Bulwal Buraadja

The Aboriginal People of the Far South Coast NSW are resilient and strong, creative and diverse.

They are the people that live between the mountains and the sea, the Black Duck people, the Yuin.

The Yuin Nation is made up of 13 major tribal groups.

Though the Elders of the Yuin nation lived through the chaos of colonisation, they have managed to preserve ancient creation stories. These stories are used to teach culture and to enrich our lives and those of our children as well as many other people living on Yuin Country, all those willing to listen and learn.

Bulwal Buraadja – Strong Tomorrow

Bulwal Buraadja is Four Winds’ commitment to ensuring the voice of the Yuin People is heard and celebrated throughout all our creative offerings.

Through Bulwal Buraadja we will support and showcase the vitality and creativity of the Aboriginal people of the NSW Far South Coast.

The program supports and presents community projects with the aim of revitalizing and strengthening Yuin cultural practice, language and creativity.

In partnership with the National Museum of Australia’s (NMA’s) Cultural Connections program, Four Winds now employs an Aboriginal Creative Producer to shepherd this incentive.

Visual artist Cheryl Davison has taken on this role. Under Cheryl’s direction Bulwal Buraadja is destined to be highly creative.

 

Four Winds supports Cheryl through access to quality musicians, imaginative producers and highly experienced event organisers. This provides an excellent platform for presenting language, stories, history and the aspirations of the Aboriginal people of the South Coast to the wider community.

Supporting this community to present their experiences creatively, turns them towards their culture.

This is what Yuin people have done for millennia — sung, danced, told stories, painted country and expressed Dreaming. In the words of Cheryl:

“creating and presenting works that tell old and new stories keeps us relevant and enduring as the oldest culture on earth”.

Bulwal Buraadja has seen the establishment of a Koori Community Choir. The choir known as Djinama Yilaga – Happy Ceremony – meets on a regular basis, thereby developing skills, repertoire and confidence to sing in front of audiences.

Bulwal Buraadja has also reignited the traditional skill of possum skin cloak making among our local community people. The white possum cloak is central to the identity of the Black Duck people and that of Mount Gulaga. The community recently recreated Gulaga’s white possum skin coat and a brown possum skin cloak for use in welcome ceremonies at Four Winds events. The cloak will also be available to all Yuin people for use at their welcome events.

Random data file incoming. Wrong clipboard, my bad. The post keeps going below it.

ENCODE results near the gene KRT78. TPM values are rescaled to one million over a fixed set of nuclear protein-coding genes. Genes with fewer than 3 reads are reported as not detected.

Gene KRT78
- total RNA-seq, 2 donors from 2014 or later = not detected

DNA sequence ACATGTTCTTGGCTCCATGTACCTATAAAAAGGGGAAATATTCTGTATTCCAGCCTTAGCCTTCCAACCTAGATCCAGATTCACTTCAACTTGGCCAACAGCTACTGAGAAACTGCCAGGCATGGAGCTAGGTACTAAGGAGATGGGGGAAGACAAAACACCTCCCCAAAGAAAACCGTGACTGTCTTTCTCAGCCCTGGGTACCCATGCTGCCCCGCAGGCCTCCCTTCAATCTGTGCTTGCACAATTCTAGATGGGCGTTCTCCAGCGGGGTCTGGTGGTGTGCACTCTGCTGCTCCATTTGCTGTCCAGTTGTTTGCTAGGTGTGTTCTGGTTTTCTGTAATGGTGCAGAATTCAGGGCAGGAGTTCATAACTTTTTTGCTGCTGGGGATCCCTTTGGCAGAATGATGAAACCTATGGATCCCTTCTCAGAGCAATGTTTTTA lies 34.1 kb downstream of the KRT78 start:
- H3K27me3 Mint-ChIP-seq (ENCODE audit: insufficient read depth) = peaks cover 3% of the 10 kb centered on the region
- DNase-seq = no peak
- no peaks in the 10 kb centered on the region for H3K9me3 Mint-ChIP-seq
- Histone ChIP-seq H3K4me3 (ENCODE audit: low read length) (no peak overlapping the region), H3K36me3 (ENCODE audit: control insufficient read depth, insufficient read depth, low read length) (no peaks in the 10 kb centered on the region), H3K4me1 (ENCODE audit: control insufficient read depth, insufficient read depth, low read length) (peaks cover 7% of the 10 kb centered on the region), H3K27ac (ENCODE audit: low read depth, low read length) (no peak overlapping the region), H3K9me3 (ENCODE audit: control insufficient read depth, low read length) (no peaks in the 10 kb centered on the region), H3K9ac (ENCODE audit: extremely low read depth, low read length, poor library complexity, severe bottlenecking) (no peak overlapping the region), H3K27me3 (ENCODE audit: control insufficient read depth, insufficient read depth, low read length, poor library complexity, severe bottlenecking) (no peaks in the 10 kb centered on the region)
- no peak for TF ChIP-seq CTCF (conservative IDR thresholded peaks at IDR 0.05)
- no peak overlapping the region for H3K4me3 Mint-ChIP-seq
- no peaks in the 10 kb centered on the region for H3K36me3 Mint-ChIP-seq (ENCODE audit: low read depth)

Bulwal Buraadja will also see the creation of wonderful, new choreography and dance that will bring ancient stories to life and reinforce their relevance.

To date the choir has written four songs with the assistance of Lou Bennett, formally of Tiddas. Further songs have been commissioned using the skills of Emma Donovan and Eric Avery. Through this project, community will learn and revitalise Dhurga and Djiringanj language through song.

Due to the 2020 lockdowns, it was decided to develop the songs and their performance into a film project, four music clips, called Bagan • Barra Barra • Mirriwarr (Land, Sea, Sky).

These stunning video works feature the Djinama Yilaga Choir, the possum skin cloaks and black cockatoo flags made for the project, and celebrate the Dhurga language and pristine natural world of our region. The films will be premiered at the 2021 Easter Festival.

“Bulwal Buraadja will bring South Coast Aboriginal culture to life; it will not be in a museum, but dancing about, informing audiences and inspiring our people and the community we live in – helping us stand tall.”

Cheryl Davison

Aboriginal Creative Producer, Four Winds

Cultural affiliations / language group:

Walbunja and Ngarigo

Community focus: 

Yuin country, Narooma to Eden

Cheryl Davison is a Walbunja, Ngarigo woman. As a child she spent precious time sitting next to her grandfather in his old wooden boat on the shores of Wallaga Lake, just north of Bermagui on the Far South Coast of NSW.

Cheryl’s grandmother was a Ngarigo woman from the Snowy Mountains region. As a young child Cheryl’s grandmother was stolen away from country, and she never had the chance to return home in her lifetime.

Cheryl feels privileged to have grown up around many of her Elders and the community, listening to stories of the Yuin people.

Cheryl has studied and taught visual arts, graphic arts and printmaking. It was these foundations that shaped her life and fostered the artist and storyteller she has become, now exhibiting nationally and internationally.

Cheryl also sits on the Gulaga National Park Board of Management, which governs the direction of care of the Yuin people’s beloved and sacred mountain.

Cheryl is dedicated to her people, committed to healing the rifts caused by Australia’s devastating colonisation and is steadfast in honouring the Elders’ visions for her people and culture – to be united and strong – reasserting themselves in a world, that is in desperate need of this ancient wisdom.

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